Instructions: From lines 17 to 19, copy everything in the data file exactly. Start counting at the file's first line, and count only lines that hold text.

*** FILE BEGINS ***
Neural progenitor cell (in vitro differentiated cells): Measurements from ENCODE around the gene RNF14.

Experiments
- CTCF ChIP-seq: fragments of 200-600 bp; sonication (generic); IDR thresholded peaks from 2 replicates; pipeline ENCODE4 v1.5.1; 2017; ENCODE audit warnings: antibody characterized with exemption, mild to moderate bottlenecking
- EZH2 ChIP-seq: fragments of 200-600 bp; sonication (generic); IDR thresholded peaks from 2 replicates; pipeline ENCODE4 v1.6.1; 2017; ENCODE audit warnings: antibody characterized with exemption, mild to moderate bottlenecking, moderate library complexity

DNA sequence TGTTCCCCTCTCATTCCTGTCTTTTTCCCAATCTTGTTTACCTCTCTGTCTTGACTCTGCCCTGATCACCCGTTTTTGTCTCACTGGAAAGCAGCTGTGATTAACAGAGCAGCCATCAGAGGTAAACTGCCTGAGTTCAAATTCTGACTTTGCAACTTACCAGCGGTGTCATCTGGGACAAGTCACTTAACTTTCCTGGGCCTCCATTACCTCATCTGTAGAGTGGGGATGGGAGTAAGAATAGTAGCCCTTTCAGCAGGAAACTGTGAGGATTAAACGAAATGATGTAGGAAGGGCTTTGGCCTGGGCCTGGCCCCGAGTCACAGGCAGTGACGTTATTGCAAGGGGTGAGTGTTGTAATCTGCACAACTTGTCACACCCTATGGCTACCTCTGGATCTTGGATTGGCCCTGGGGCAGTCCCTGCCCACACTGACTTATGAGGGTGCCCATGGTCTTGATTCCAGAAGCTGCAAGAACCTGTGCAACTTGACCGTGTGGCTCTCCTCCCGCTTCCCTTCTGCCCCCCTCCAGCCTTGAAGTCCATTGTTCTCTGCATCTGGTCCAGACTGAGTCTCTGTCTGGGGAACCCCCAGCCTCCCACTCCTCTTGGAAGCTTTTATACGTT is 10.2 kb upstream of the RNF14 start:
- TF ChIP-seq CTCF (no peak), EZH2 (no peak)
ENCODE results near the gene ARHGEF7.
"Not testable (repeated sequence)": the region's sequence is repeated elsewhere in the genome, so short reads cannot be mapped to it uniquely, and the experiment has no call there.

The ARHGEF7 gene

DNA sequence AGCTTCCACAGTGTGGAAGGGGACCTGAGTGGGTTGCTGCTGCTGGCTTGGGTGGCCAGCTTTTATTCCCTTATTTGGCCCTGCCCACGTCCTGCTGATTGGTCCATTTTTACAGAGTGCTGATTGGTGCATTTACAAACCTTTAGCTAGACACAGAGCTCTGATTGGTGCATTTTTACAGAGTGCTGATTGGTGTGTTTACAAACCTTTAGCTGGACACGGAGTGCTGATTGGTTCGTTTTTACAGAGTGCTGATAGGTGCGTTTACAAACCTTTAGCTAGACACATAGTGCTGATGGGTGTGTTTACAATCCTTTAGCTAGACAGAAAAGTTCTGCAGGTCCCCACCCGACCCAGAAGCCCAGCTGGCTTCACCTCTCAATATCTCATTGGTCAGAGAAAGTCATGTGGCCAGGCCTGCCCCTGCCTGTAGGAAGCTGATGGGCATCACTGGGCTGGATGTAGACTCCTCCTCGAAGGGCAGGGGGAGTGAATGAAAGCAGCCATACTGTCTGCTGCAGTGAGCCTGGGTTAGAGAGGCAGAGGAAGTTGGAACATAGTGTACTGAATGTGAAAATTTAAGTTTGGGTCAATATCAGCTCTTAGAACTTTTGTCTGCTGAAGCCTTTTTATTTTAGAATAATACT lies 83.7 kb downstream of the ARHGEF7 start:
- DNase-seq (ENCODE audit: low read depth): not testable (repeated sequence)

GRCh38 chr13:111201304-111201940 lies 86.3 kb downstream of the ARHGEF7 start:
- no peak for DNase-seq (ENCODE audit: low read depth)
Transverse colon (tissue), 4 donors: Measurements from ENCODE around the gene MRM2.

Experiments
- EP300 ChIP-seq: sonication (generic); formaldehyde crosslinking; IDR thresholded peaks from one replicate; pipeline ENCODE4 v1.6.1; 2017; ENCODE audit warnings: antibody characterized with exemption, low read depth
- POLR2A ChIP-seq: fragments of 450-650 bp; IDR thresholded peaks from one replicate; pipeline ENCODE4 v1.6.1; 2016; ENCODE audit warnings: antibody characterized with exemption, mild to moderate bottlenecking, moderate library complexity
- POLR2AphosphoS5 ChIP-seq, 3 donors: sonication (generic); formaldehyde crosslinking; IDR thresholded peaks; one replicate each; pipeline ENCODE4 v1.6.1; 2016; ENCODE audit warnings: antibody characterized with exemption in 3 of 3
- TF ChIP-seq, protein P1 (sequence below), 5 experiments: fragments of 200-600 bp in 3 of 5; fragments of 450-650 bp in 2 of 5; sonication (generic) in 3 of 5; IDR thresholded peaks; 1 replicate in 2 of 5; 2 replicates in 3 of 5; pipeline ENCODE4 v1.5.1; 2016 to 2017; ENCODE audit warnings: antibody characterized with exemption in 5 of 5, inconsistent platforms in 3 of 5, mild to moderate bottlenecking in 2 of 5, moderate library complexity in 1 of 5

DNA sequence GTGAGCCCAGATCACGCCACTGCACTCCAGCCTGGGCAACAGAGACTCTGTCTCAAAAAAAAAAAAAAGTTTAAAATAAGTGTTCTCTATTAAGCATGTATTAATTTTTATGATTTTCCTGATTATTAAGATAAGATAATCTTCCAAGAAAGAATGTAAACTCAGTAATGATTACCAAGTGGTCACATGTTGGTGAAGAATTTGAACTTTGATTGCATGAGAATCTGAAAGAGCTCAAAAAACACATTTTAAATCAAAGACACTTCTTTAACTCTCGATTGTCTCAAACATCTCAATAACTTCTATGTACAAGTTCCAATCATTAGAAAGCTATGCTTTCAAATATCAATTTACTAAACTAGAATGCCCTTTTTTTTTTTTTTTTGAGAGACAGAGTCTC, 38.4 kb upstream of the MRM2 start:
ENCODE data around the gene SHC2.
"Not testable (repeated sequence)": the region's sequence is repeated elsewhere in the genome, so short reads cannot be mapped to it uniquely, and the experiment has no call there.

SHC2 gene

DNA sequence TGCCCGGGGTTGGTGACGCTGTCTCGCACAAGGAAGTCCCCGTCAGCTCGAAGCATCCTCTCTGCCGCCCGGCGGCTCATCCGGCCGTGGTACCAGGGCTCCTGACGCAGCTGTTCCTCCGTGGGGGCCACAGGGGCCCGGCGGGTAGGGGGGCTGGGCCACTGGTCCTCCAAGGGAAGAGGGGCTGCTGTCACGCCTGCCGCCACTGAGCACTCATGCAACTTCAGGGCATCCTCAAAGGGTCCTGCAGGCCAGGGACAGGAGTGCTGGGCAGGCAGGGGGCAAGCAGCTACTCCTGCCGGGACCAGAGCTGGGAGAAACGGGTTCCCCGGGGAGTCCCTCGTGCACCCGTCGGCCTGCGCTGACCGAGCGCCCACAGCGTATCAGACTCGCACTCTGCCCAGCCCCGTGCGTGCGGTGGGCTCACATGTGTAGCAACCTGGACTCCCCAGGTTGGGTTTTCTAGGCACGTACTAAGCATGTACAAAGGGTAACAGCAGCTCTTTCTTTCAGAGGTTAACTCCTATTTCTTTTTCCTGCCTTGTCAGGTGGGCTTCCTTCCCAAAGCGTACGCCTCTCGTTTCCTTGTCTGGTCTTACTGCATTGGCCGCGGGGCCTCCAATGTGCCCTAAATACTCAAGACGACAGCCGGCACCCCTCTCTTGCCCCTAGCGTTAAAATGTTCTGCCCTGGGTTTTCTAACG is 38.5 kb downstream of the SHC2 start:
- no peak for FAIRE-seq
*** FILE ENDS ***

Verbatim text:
- POLR2A ChIP-seq: fragments of 450-650 bp; IDR thresholded peaks from one replicate; pipeline ENCODE4 v1.6.1; 2016; ENCODE audit warnings: antibody characterized with exemption, mild to moderate bottlenecking, moderate library complexity
- POLR2AphosphoS5 ChIP-seq, 3 donors: sonication (generic); formaldehyde crosslinking; IDR thresholded peaks; one replicate each; pipeline ENCODE4 v1.6.1; 2016; ENCODE audit warnings: antibody characterized with exemption in 3 of 3
- TF ChIP-seq, protein P1 (sequence below), 5 experiments: fragments of 200-600 bp in 3 of 5; fragments of 450-650 bp in 2 of 5; sonication (generic) in 3 of 5; IDR thresholded peaks; 1 replicate in 2 of 5; 2 replicates in 3 of 5; pipeline ENCODE4 v1.5.1; 2016 to 2017; ENCODE audit warnings: antibody characterized with exemption in 5 of 5, inconsistent platforms in 3 of 5, mild to moderate bottlenecking in 2 of 5, moderate library complexity in 1 of 5